IPv4 first went live on January 1, 1983. Prior to that, only an earlier protocol usually referred to as NDP was used. From that date forward, only IPv4 was used. This kind of abrupt transition is not possible with the changeover to IPv6. For one thing, NDP supported a maximum of 256 nodes, and there were a very small number of highly technical people using it. Even so, things did not go well, and there periods of several months in which things like world-wide e-mail stopped working. With IPv4 to IPv6, there are billions of users, and breaking e-mail or web, even for a few days, would cause massive problems and financial damage, around the world.

IPv4 uses 32-bit addresses. Internally, and “on the wire” these are just an ordered set of 32 binary digits. For the convenience of humans, these are represented in dotted-decimal notation. Software converts between the internal binary representation and the external dotted-decimal representation.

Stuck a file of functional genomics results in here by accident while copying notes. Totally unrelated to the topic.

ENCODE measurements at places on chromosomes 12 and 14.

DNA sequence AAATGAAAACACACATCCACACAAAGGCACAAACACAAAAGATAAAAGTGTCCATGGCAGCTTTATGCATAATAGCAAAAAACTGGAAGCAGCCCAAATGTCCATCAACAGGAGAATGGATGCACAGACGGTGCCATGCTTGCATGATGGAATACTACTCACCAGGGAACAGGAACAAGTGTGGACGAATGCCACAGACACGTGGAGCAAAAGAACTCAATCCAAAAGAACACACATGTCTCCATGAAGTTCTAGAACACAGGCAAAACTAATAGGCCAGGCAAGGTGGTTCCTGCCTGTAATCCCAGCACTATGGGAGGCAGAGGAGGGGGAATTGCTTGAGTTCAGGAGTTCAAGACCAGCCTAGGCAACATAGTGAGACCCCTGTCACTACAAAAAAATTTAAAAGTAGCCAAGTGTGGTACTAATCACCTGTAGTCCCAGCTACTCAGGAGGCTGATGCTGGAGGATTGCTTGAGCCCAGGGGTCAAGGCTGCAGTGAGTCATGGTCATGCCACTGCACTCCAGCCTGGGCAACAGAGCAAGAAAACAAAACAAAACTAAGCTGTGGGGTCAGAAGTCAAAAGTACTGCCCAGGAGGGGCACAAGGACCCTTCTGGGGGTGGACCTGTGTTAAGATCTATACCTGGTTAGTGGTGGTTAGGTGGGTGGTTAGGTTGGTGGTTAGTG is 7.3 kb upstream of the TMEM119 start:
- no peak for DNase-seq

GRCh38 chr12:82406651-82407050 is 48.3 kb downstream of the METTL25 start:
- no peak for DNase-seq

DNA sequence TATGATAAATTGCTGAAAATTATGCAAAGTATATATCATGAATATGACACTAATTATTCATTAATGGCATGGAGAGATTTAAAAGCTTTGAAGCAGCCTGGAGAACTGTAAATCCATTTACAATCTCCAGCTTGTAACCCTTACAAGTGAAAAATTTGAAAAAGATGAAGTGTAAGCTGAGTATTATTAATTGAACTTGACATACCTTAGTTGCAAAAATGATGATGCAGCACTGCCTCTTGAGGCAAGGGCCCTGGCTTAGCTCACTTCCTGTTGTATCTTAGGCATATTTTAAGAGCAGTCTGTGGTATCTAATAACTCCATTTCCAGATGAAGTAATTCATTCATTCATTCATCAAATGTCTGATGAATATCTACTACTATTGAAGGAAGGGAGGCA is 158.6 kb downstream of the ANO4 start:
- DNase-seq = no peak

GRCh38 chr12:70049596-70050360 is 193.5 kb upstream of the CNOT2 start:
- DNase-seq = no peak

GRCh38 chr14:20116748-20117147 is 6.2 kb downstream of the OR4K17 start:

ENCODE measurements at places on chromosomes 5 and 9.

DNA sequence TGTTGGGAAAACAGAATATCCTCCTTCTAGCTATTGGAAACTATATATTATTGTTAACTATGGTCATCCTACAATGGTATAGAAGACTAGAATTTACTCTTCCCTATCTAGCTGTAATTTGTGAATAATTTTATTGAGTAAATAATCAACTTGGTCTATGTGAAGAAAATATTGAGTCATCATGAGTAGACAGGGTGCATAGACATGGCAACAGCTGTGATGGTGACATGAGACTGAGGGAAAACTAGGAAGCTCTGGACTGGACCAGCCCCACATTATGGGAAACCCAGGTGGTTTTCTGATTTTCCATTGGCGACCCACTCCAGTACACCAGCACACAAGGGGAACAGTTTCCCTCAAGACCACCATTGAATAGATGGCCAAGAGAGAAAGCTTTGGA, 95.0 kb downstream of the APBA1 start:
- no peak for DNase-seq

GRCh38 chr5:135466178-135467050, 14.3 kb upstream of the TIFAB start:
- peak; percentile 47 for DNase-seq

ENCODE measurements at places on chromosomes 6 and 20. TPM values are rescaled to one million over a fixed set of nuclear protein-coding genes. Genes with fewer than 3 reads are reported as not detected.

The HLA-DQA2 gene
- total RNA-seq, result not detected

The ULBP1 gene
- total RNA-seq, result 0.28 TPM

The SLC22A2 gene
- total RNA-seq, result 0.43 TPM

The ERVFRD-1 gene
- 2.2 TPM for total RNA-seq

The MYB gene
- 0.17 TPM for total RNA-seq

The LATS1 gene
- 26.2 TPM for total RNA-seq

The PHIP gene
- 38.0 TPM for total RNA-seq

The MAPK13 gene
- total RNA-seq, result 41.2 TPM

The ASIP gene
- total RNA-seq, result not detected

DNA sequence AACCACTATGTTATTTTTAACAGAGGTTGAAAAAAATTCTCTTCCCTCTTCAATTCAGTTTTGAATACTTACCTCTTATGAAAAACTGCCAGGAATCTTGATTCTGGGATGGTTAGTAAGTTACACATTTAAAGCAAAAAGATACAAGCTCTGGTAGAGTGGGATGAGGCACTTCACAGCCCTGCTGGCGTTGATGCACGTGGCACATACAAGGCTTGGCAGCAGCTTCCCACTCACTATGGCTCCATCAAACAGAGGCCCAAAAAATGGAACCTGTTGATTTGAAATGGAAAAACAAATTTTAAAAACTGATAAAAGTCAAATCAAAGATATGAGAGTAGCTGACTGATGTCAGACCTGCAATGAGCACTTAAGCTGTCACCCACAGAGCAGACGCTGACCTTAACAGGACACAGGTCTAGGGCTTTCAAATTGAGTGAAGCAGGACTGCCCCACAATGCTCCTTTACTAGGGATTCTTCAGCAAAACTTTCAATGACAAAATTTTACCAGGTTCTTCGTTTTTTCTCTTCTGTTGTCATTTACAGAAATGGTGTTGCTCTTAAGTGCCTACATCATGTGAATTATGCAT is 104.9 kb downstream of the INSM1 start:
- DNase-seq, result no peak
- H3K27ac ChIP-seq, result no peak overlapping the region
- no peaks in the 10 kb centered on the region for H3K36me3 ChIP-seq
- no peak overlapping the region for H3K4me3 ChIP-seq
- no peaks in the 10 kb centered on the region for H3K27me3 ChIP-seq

In dotted-decimal notation, the 32 bits are split into 4 groups of 8 bits. Each group of 8 bits is represented by a decimal (base 10) value from 0 (0000 00002) to 255 (1111 11112). The four groups of digits are separated by the “.” character (here called “dot”). Hence, the name “dotted-decimal”.

A typical IPv4 address is “”. Represented in hexadecimal, that would be 0xAC140201. In binary that would be 1010 1100 0001 0100 0000 0010 0000 00012.

Before allocation was turned over to IANA, a gentleman named Jon Postel was in charge of allocating IPv4 addresses. The first allocation scheme was based on “classes“. Eventually, the IETF realized that we would run out of IPv4 public addresses very quickly using this “three sizes fit all” scheme, so a better scheme was adopted in RFC 1519, “Classless Inter-Domain Routing (CIDR): an Address Assignment and Aggregation Strategy”, September 1993.